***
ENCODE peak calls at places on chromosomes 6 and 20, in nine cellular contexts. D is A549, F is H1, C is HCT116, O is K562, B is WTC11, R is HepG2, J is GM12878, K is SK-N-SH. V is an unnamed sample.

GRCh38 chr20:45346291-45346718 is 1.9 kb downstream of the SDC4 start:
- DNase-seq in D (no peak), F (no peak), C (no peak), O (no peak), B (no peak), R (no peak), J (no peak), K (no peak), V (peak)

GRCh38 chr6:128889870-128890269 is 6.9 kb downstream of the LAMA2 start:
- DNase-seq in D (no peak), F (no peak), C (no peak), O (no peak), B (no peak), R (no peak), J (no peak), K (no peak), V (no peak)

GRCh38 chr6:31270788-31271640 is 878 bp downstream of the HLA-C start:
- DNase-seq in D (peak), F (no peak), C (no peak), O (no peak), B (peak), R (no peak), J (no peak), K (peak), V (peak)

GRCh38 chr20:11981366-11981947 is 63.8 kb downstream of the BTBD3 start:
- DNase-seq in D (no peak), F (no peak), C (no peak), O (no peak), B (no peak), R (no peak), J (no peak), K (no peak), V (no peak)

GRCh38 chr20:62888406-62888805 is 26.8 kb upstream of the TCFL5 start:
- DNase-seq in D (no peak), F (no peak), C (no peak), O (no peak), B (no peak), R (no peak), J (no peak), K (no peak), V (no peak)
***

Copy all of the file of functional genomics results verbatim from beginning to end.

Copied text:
ENCODE peak calls at places on chromosomes 6 and 20, in nine cellular contexts. D is A549, F is H1, C is HCT116, O is K562, B is WTC11, R is HepG2, J is GM12878, K is SK-N-SH. V is an unnamed sample.

GRCh38 chr20:45346291-45346718 is 1.9 kb downstream of the SDC4 start:
- DNase-seq in D (no peak), F (no peak), C (no peak), O (no peak), B (no peak), R (no peak), J (no peak), K (no peak), V (peak)

GRCh38 chr6:128889870-128890269 is 6.9 kb downstream of the LAMA2 start:
- DNase-seq in D (no peak), F (no peak), C (no peak), O (no peak), B (no peak), R (no peak), J (no peak), K (no peak), V (no peak)

GRCh38 chr6:31270788-31271640 is 878 bp downstream of the HLA-C start:
- DNase-seq in D (peak), F (no peak), C (no peak), O (no peak), B (peak), R (no peak), J (no peak), K (peak), V (peak)

GRCh38 chr20:11981366-11981947 is 63.8 kb downstream of the BTBD3 start:
- DNase-seq in D (no peak), F (no peak), C (no peak), O (no peak), B (no peak), R (no peak), J (no peak), K (no peak), V (no peak)

GRCh38 chr20:62888406-62888805 is 26.8 kb upstream of the TCFL5 start:
- DNase-seq in D (no peak), F (no peak), C (no peak), O (no peak), B (no peak), R (no peak), J (no peak), K (no peak), V (no peak)